Wilson claimed, “She might fool me but she couldn’t fool God.” (Fitzgerald, 159). This is Wilson’s way of telling Myrtle that no matter if she fooled him, God saw everything she has ever done in her hopes to enter the world of wealth which includes the affair with Tom. After Wilson said that Michaelis saw the eyes of Dr. T.J. Eckleburg. To Michaelis the eyes on the billboard are just that eyes on a billboard, but to George Wilson they represent the eyes of God that watch over everyone. In this sense, Wilson believes that God is aware of the lengths that Americans are willing to cross in search or completion of the beloved American Dream. Americans are capable of crime and infidelity as shown by Gatsby, Tom, and Myrtle if that is what it means to achieve true satisfaction or happiness.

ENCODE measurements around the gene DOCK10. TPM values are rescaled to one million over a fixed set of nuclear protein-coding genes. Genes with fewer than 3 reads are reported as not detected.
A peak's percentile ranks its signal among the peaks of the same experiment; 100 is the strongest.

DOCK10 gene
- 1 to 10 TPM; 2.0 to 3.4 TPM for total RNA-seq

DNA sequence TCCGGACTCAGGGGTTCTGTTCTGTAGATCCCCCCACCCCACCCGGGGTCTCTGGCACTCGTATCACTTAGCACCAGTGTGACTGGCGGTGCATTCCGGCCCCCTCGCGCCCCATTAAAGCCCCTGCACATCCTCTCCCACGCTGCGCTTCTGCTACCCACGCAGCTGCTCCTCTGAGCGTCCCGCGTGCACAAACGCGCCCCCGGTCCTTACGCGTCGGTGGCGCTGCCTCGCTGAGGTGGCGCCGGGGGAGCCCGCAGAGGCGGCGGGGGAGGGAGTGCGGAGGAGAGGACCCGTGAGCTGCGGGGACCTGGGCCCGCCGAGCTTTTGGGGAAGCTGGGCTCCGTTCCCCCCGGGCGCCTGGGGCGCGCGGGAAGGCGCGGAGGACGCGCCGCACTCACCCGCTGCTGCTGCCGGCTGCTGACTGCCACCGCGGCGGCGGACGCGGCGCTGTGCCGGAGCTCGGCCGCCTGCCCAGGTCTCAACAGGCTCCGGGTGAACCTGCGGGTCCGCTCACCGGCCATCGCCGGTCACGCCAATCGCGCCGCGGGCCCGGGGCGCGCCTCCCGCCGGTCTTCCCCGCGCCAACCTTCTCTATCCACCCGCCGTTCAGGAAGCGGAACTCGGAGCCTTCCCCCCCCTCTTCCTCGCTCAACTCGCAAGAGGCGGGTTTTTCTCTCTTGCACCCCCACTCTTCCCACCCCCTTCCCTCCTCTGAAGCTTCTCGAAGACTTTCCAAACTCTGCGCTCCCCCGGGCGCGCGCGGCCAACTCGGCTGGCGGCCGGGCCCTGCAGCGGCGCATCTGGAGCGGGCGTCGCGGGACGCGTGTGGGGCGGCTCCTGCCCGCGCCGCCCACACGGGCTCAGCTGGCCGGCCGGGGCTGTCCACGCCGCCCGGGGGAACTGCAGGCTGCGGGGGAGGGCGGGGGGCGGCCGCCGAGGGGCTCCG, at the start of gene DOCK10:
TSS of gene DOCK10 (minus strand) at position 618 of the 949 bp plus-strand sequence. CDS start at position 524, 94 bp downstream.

Satisfaction is fulfillment of one’s wishes, expectations, or needs. Dissatisfaction is essential in understanding why Americans are the way they are. Dissatisfaction is also important in The Great Gatsby because it serves as an explanation to why everyone is willing to do anything in the ultimate hope of content. Nobody will ever be satisfied since there will always be an unfulfilled wish. In The Great Gatsby, Tom is extremely wealthy, married to Daisy, and has a daughter yet he is never satisfied nor ever will be. Tom used to be an extremely talented football player but his hope was cut short due to an injury. Tom’s dissatisfaction is illustrated by Nick stating, “I had no sight into Daisy’s heart, but I felt that Tom would drift on forever seeking, a little wistfully, for the dramatic turbulence of some irrecoverable football game.” (Fitzgerald, 6). This is Nick’s way of hinting to Tom’s dissatisfaction that could have only been prevented by a successful football career. Tom tries to satisfy himself by having an affair with a woman from the lower class. This is important to exposing Tom’s real reason to his behavior that portrays him as a detestable individual.